Human skin cell cultures onto PLA50 (PDLLA) bioresorbable polymers: influence of chemical and morphological surface modifications.

CRBA, UMR CNRS 5473, University Montpellier 1, Faculty of Pharmacy, 15 Avenue Charles Flahault, 34093 Montpellier Cedex 5, France.
Journal of Biomedical Materials Research Part A (Impact Factor: 2.83). 03/2005; 72(2):180-9. DOI: 10.1002/jbm.a.30216
Source: PubMed

ABSTRACT Poly(alpha-hydroxy acid)s derived from lactic and glycolic acid are bioresorbable polymers which can cover a large range of thermal, physical, mechanical, and biological properties. Human keratinocytes have been shown as able to grow on a poly(DL-lactic acid) film. However the keratinocyte growth was delayed with respect to culture on standard tissue culture polystyrene, even though the same plateau level was observed after 2 weeks. In order to improve the performance of poly(DL-lactic acid) films as skin culture support, their surface was modified by creating tiny cavities using a method based on the leaching out of poly(ethylene oxide) from poly(lactic acid)-poly(ethylene oxide) heterogeneous blends. The surface of the films was also chemically modified by alkaline attack with sodium hydroxide and by type-I collagen coating. Murine fibroblast cell line and primary cultures of human fibroblasts and of two types of keratinocytes were allowed to adhere and to grow comparatively on the different films. The presence of cavities affected neither the adhesion of dermal fibroblasts nor that of keratinocytes. Only keratinocyte proliferation was significantly reduced by the presence of cavities. Collagen coating improved skin cell adhesion and proliferation as well, except in the case of murine fibroblasts. In the case of the NaOH treatments, similar trends were observed but their extent depended on the treatment time. In the case of chemical modifications, fluorescence microscopy bore out adhesion and proliferation tendencies deduced from MTT tests.

1 Bookmark
  • [Show abstract] [Hide abstract]
    ABSTRACT: In poly(DL-lactic acid)-cholesterol oligomers (LC), a novel cholesterol modified poly(DL-lactic acid) (PLA), was synthesized via bulk polymerization of DL-lactide using cholesterol initiator. Gel permeation chromatography (GPC) and 1H nuclear magnetic resonance spectroscopy (1H-NMR) results indicated a narrow molecular weight distribution of poly (DL-lactic acid)-cholesterol oligomers (LC). Mouse MC3T3 osteoblast-like cells were selected as a model system to test the cell behavior of cholesterol modified PLA substrates. The osteoblast attachment, proliferation, and viability revealed that the cholesterol modified PLA was significantly osteoblast compatible and may have potential as a bone tissue engineering material.
    Journal of Bioactive and Compatible Polymers - J BIOACT COMPAT POLYM. 01/2005; 20(6):527-540.
  • [Show abstract] [Hide abstract]
    ABSTRACT: Poly(L-lactide) (PLLA) films were modified with poly(ethylene imine) (PEI) either by adsorption or covalent binding to prepare the material for immobilization of polyelectrolyte multilayers (PEM). Two different PEI, low- and high-molecular-weight (LMW or HMW, respectively) PEI, were used. The PEI modification efficiency was monitored via surface amino group density, water contact angle and X-ray photoelectron spectroscopy (XPS) measurements. Covalent binding of HMW PEI by a two-step-activation method produced the highest amino group density and the lowest water contact angle. On the other hand, the adsorption method resulted in moderate amounts of immobilized PEI on the surface. Subsequently sulphated hyaluronan and chitosan were used to form PEM on PLLA that was covalently modified with HMW PEI. Regular formation of PEM was achieved, which was demonstrated by change of water contact angles and mass increase measured with quartz crystal microbalance. An osteoblast-like cell line, MG 63, was used to test the effects of modifications on biocompatibility. Contrarily to earlier reports showing that particularly HMW PEI had certain cytotoxicity, it was found that all modifications including PEM resulted in a better biocompatibility than plain PLLA indicated by a more spread phenotype of cells, their increased growth and metabolic activity.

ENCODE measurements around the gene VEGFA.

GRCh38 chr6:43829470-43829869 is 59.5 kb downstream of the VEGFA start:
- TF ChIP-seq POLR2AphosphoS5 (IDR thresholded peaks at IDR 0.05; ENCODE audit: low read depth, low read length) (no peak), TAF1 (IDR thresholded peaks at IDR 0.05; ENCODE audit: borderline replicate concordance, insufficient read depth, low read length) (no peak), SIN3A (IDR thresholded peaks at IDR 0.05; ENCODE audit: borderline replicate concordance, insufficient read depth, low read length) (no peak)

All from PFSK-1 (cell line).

Journal of Biomaterials Science Polymer Edition 01/2010; 21(6):893-912. · 1.70 Impact Factor
  • [Show abstract] [Hide abstract]
    ABSTRACT: Over the last years, increasing attention has been paid to skin engineering due to its predominant function in body integrity. Thus, many laboratories are attempting to develop a dermal–epidermal complex. The aim of this study was to evaluate the potential of poly(α-hydroxyacid)s in the development of biocompatible and bioresorbable dermal scaffold combining human fibroblasts and keratinocytes, in order to obviate the drawbacks of using natural polymers such as collagen, hyaluronic acid and fibrin. We first confirmed the interest of poly(d,l-lactic acid) (PLA50) during the reconstitution of epidermis and next, we investigated the potential of poly(d,l-lactic acid)-poly(ethylene glycol)-poly(d,l-lactic acid) (PLA50-PEG-PLA50) for either skin cytocompatibility or scaffold processing. Data showed that PLA50-PEG-PLA50 is compatible with the culture of human skin cells (fibroblasts and keratinocytes) and the development of a porous scaffold; two requirements compulsory for being considered as an adequate skin substitute. In fine, this material could represent the first generation of new skin dressings, i.e. a new concept taking advantage of both implantable devices and current dressings.
    Annales Pharmaceutiques Françaises. 01/2008; 66(s 5–6).